I’m glad those social networks provide those services. I think it’s important for the dialogue to happen that way. But it can’t be the only way for us to have public discourse. Online, we only have these spaces that are owned by private companies. We don’t have public parks.
PopTech 2014: Rebellion
presented by Maria Popova, John Maeda
I think reading and writing are really two forms of the same act, which is a discourse with one’s own mind, and ideally a discourse with another mind. As a reader it’s the author’s, and as a writer it’s the reader’s, you know. But the two sort of feed into each other, and for me writing is just and record of my own becoming.
presented by Sharrona Pearl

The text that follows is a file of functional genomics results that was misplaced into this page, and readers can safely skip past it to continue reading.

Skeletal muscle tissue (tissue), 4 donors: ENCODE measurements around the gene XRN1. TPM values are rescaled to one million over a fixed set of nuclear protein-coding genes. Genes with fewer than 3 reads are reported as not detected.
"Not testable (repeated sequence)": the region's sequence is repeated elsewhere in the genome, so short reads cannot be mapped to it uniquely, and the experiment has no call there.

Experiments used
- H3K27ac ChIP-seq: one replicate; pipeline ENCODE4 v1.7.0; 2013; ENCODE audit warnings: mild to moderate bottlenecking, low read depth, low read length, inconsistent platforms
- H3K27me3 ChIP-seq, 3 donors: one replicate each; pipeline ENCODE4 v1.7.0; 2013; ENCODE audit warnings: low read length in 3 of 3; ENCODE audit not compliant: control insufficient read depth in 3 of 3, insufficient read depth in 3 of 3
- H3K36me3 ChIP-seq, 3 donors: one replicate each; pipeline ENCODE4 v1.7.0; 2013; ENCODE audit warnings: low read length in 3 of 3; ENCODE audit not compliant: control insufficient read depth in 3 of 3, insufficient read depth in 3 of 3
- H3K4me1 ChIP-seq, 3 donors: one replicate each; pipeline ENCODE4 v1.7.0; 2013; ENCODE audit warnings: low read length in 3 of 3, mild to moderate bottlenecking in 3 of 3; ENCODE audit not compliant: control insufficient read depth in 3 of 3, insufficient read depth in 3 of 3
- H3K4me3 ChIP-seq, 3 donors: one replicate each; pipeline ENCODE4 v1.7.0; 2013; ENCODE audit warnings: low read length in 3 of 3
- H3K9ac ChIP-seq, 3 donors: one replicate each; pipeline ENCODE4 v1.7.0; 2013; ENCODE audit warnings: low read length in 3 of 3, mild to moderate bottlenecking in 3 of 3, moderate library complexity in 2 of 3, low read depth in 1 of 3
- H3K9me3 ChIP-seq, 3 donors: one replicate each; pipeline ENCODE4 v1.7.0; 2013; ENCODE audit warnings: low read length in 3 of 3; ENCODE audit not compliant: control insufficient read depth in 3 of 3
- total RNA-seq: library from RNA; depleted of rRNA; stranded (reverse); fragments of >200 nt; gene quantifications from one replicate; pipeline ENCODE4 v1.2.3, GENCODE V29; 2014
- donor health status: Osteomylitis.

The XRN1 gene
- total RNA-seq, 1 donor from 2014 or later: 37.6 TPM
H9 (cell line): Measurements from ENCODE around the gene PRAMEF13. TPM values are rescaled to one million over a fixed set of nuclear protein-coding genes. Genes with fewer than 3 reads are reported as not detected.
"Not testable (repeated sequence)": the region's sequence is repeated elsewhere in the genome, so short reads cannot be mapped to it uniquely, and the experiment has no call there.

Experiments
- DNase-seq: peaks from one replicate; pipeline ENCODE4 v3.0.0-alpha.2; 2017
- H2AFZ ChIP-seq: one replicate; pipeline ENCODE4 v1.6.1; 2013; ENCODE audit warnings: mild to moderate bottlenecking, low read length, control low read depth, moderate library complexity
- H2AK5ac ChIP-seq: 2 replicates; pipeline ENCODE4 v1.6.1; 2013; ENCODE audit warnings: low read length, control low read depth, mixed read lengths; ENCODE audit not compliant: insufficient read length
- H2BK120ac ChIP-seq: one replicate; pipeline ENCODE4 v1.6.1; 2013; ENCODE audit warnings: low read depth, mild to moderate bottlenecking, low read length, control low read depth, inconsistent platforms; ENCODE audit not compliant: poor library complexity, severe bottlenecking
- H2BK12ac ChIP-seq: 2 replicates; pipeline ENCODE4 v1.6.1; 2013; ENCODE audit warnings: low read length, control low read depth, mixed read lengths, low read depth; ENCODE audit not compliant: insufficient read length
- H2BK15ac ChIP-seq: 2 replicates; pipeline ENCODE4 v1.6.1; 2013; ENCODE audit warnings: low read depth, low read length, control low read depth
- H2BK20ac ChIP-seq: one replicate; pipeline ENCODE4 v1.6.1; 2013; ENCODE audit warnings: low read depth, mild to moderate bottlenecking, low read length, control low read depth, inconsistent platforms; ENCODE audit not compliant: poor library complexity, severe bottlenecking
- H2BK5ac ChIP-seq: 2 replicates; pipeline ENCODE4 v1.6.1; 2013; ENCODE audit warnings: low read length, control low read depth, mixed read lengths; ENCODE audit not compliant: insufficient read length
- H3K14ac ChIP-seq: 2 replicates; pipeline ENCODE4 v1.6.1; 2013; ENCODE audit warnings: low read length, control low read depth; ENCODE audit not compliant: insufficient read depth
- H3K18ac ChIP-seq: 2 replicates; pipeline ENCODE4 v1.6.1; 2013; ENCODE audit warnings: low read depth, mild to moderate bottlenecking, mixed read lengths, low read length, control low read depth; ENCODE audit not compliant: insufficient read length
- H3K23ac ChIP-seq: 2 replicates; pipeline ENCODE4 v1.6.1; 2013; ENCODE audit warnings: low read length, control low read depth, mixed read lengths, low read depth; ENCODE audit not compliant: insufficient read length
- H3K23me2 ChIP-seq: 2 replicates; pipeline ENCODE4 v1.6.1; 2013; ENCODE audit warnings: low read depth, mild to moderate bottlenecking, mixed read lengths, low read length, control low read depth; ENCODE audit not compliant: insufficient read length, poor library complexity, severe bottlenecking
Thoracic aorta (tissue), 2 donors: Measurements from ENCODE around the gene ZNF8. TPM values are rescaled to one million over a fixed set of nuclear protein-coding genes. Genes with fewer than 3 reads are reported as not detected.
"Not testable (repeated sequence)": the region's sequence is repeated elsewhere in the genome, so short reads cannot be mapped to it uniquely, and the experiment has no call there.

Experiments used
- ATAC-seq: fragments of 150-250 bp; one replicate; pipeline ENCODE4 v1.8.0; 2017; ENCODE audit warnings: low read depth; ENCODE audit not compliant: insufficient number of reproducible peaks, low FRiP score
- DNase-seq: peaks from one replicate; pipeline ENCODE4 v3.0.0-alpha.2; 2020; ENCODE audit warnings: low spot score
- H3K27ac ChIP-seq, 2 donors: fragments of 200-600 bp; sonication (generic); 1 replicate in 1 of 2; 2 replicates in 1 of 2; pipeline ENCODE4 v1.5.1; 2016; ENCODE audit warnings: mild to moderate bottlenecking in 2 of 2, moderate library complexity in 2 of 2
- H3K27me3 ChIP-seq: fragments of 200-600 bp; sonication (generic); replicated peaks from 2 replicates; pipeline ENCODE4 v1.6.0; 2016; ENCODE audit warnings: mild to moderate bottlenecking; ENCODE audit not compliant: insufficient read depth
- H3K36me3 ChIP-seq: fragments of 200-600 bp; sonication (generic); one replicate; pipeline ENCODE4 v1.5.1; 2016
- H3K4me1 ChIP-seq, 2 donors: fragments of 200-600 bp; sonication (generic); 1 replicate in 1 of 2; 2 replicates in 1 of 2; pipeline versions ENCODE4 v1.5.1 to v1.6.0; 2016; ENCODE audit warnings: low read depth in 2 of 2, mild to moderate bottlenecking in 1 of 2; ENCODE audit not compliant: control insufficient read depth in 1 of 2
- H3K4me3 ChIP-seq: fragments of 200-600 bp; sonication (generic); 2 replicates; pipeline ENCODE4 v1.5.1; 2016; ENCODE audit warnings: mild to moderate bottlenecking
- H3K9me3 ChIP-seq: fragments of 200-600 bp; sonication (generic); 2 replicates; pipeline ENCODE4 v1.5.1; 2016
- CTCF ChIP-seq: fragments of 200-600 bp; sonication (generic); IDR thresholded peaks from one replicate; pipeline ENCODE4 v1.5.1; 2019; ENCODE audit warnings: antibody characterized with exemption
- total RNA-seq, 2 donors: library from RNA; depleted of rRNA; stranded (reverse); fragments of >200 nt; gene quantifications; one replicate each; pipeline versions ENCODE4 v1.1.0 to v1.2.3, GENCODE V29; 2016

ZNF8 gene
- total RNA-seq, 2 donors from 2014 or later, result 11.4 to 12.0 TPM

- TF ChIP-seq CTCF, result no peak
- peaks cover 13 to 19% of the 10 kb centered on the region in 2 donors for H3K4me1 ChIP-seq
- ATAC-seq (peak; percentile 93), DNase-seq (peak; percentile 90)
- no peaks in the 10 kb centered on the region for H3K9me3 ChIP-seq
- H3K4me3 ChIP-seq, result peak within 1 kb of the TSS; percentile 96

The French philosopher Immanuel Levinas has taught us that it is through our interactions with the face of somebody else, it is through encountering the face of another, that our responsibilities to someone else arise. You cannot look at somebody else, truly look at them, and then walk away without having some kind of sense of a relationship towards that person. But what if the other has no face? What then? Or what if the face of the other is actually the face of another person entirely?
presented by Erin McKean
If we think that the rebellion changes the world, does it really matter what the time scale is? It doesn’t have to be an overnight overthrow. It can be the steady remaking of the world through pure force of conviction, like water wearing away stone. We have slow food, we have slow fashion, why can’t we have slow rebellion?